Chapter 1: My Corporate Idolatry Part 8
Change is often painful, and this was no exception. Doing my part to help other people, and to help the group, is important to me. I wondered if I were being selfish by pulling back from the company. Messages at work about being a team player, reinforced this notion. Doing less for the company meant doing less for the people on my team. Somehow, it didn’t seem right, until I came across the following, written by Rabbi Hillel ~2,000 years ago[1. Pirkei Avot 1:14]. “If I am not for myself, who will be for me? If I am only for myself, what am I?”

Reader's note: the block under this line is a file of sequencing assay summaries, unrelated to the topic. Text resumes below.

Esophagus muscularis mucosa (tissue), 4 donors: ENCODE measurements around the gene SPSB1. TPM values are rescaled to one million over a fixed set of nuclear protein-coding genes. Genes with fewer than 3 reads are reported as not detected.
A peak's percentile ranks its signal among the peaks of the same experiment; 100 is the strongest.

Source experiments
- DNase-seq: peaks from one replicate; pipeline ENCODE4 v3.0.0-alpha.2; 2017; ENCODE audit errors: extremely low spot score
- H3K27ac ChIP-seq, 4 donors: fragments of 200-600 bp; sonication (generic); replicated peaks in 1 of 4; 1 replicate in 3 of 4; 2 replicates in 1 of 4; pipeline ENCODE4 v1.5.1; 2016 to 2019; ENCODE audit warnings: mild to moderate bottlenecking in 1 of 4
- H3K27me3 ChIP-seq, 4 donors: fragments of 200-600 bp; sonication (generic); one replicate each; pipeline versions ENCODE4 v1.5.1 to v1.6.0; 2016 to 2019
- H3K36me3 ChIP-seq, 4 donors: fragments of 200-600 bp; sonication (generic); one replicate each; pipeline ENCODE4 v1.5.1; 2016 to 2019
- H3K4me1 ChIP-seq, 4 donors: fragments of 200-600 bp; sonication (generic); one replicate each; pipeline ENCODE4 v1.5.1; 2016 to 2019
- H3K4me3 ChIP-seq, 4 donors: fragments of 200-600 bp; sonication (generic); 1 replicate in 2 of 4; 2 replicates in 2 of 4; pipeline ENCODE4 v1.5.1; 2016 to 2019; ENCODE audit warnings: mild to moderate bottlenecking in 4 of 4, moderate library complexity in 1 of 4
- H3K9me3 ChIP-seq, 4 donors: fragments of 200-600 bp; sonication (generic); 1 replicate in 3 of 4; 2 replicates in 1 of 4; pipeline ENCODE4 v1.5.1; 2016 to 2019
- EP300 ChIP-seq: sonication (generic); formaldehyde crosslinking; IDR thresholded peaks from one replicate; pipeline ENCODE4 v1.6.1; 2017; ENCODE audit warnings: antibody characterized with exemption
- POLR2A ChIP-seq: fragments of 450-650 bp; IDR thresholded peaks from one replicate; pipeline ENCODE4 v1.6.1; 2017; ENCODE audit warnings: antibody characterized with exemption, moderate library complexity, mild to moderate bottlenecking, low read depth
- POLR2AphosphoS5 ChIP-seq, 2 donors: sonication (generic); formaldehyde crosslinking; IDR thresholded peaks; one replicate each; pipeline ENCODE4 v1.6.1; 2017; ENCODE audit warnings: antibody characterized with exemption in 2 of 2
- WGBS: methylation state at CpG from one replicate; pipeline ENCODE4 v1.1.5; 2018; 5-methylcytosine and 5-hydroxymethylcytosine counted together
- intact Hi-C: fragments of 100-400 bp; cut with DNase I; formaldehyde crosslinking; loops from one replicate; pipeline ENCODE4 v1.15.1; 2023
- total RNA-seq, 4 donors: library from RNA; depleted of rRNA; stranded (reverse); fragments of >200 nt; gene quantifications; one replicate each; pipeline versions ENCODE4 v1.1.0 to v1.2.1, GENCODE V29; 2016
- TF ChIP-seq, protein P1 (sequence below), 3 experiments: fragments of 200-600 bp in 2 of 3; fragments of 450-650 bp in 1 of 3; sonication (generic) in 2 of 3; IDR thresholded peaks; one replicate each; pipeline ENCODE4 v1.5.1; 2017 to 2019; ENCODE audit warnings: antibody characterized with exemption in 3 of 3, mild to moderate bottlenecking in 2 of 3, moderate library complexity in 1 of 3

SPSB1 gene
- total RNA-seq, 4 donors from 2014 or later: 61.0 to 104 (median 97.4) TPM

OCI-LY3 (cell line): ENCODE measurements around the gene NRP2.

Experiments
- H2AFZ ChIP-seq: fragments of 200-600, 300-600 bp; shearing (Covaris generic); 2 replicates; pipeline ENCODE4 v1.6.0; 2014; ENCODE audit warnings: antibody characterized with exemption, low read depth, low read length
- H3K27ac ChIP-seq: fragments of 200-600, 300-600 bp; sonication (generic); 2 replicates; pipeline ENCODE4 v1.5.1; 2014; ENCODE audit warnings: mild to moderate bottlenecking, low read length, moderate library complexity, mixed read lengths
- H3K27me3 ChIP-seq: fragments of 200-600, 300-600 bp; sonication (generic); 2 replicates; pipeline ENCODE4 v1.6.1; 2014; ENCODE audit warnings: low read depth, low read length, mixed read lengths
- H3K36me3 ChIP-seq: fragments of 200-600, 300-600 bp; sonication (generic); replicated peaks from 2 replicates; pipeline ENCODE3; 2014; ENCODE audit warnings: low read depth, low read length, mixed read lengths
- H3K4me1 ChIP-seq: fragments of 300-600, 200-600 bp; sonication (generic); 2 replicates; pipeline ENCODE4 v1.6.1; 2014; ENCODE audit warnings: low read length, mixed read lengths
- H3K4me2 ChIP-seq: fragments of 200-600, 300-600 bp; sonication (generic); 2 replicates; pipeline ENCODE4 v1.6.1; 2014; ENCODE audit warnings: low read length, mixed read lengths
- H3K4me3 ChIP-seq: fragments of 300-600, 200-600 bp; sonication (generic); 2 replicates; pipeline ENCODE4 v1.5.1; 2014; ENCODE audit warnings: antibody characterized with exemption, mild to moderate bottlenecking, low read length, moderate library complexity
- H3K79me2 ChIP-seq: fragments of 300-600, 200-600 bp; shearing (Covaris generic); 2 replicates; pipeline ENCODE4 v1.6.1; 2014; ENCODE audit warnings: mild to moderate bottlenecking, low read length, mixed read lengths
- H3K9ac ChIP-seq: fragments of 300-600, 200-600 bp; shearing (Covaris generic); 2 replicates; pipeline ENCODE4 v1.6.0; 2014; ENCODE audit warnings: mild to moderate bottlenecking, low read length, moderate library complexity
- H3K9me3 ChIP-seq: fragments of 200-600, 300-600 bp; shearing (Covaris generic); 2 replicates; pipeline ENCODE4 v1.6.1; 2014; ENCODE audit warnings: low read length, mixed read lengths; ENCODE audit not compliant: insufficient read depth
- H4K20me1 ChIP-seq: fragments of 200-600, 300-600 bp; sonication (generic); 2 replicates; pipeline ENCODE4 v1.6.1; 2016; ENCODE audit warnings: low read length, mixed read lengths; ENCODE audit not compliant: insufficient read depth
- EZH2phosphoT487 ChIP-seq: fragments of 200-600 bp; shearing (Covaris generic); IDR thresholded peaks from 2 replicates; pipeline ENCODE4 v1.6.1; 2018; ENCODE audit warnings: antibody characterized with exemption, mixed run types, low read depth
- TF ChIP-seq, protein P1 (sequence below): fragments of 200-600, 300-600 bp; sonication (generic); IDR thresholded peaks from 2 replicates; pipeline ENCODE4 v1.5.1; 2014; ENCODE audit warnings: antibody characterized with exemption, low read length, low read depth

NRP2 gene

This was like a lightning bolt – of course I have a right to take care of myself. And my life got better. When I cut back on my devotion to the company, it gave me space to allow many positive things to happen.
And, I was mentally prepared when I was laid off a year later. If I had still been caught up in the company, I would have been devastated. But I was exhilarated and my wife was thrilled. I packed up my stuff, said a few goodbyes and drove up the Central Expressway to the Peninsula Creamery, where I had a burger medium rare and a milkshake with coffee ice cream and hot fudge.
The next two months were great, a paid vacation. I went to the gym every morning, came home for lunch, took a nap, watched Star Trek and cooked dinner. Not only was my blood pressure down, but life was much less stressful for my wife and kids too.